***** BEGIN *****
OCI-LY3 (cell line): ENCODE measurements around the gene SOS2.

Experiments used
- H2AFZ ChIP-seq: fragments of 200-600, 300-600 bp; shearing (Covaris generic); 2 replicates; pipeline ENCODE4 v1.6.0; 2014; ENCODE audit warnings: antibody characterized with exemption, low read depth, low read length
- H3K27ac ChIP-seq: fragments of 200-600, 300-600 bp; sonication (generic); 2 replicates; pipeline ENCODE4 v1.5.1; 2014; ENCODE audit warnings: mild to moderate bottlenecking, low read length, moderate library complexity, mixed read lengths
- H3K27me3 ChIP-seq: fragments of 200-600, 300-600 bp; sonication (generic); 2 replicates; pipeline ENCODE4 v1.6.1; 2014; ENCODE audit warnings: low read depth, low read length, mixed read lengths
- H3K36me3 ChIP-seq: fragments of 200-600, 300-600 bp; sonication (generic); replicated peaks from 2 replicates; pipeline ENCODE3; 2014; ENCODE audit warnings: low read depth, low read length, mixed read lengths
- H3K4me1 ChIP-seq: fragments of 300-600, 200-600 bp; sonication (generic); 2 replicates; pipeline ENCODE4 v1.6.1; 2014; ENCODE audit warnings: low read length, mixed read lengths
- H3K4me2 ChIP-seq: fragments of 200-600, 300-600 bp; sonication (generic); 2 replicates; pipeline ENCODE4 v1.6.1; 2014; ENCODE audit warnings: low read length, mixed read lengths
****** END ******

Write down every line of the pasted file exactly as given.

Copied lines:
OCI-LY3 (cell line): ENCODE measurements around the gene SOS2.

Experiments used
- H2AFZ ChIP-seq: fragments of 200-600, 300-600 bp; shearing (Covaris generic); 2 replicates; pipeline ENCODE4 v1.6.0; 2014; ENCODE audit warnings: antibody characterized with exemption, low read depth, low read length
- H3K27ac ChIP-seq: fragments of 200-600, 300-600 bp; sonication (generic); 2 replicates; pipeline ENCODE4 v1.5.1; 2014; ENCODE audit warnings: mild to moderate bottlenecking, low read length, moderate library complexity, mixed read lengths
- H3K27me3 ChIP-seq: fragments of 200-600, 300-600 bp; sonication (generic); 2 replicates; pipeline ENCODE4 v1.6.1; 2014; ENCODE audit warnings: low read depth, low read length, mixed read lengths
- H3K36me3 ChIP-seq: fragments of 200-600, 300-600 bp; sonication (generic); replicated peaks from 2 replicates; pipeline ENCODE3; 2014; ENCODE audit warnings: low read depth, low read length, mixed read lengths
- H3K4me1 ChIP-seq: fragments of 300-600, 200-600 bp; sonication (generic); 2 replicates; pipeline ENCODE4 v1.6.1; 2014; ENCODE audit warnings: low read length, mixed read lengths
- H3K4me2 ChIP-seq: fragments of 200-600, 300-600 bp; sonication (generic); 2 replicates; pipeline ENCODE4 v1.6.1; 2014; ENCODE audit warnings: low read length, mixed read lengths